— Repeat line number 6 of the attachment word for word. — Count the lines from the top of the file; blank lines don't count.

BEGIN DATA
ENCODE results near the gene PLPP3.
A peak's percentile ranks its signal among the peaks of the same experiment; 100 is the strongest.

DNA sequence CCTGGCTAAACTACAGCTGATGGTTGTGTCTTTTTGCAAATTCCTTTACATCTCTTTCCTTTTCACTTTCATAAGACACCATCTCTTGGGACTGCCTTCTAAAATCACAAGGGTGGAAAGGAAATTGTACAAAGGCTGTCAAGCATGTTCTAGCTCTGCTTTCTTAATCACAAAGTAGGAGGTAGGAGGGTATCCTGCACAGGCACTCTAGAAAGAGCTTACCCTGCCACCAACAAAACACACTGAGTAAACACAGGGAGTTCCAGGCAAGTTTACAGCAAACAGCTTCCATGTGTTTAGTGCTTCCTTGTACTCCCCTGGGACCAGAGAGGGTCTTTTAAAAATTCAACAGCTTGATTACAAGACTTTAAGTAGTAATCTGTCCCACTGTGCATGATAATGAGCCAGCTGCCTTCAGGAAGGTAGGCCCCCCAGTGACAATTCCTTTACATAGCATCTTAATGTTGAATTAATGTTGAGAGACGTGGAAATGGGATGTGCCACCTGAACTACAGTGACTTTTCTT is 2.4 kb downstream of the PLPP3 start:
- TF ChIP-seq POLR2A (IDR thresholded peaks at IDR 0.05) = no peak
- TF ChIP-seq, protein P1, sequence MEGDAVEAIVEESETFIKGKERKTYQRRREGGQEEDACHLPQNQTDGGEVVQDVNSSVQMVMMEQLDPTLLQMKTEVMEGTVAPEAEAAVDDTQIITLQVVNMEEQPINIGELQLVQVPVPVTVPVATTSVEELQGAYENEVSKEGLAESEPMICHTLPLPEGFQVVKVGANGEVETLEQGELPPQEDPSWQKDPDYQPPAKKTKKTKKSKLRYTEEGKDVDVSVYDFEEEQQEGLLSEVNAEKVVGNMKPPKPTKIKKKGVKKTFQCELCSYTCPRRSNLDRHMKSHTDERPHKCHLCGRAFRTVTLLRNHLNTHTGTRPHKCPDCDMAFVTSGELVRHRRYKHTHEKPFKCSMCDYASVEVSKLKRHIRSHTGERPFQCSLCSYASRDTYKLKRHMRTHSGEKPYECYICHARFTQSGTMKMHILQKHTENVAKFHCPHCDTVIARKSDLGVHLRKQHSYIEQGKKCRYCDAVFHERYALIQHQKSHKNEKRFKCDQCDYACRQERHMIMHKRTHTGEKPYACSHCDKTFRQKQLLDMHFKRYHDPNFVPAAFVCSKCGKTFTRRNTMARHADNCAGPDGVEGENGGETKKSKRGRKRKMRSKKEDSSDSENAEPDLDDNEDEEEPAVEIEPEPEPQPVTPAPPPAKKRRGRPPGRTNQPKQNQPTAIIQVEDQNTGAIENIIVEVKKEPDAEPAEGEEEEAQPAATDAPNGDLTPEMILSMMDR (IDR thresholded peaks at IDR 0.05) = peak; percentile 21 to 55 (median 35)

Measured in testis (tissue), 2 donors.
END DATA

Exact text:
Measured in testis (tissue), 2 donors.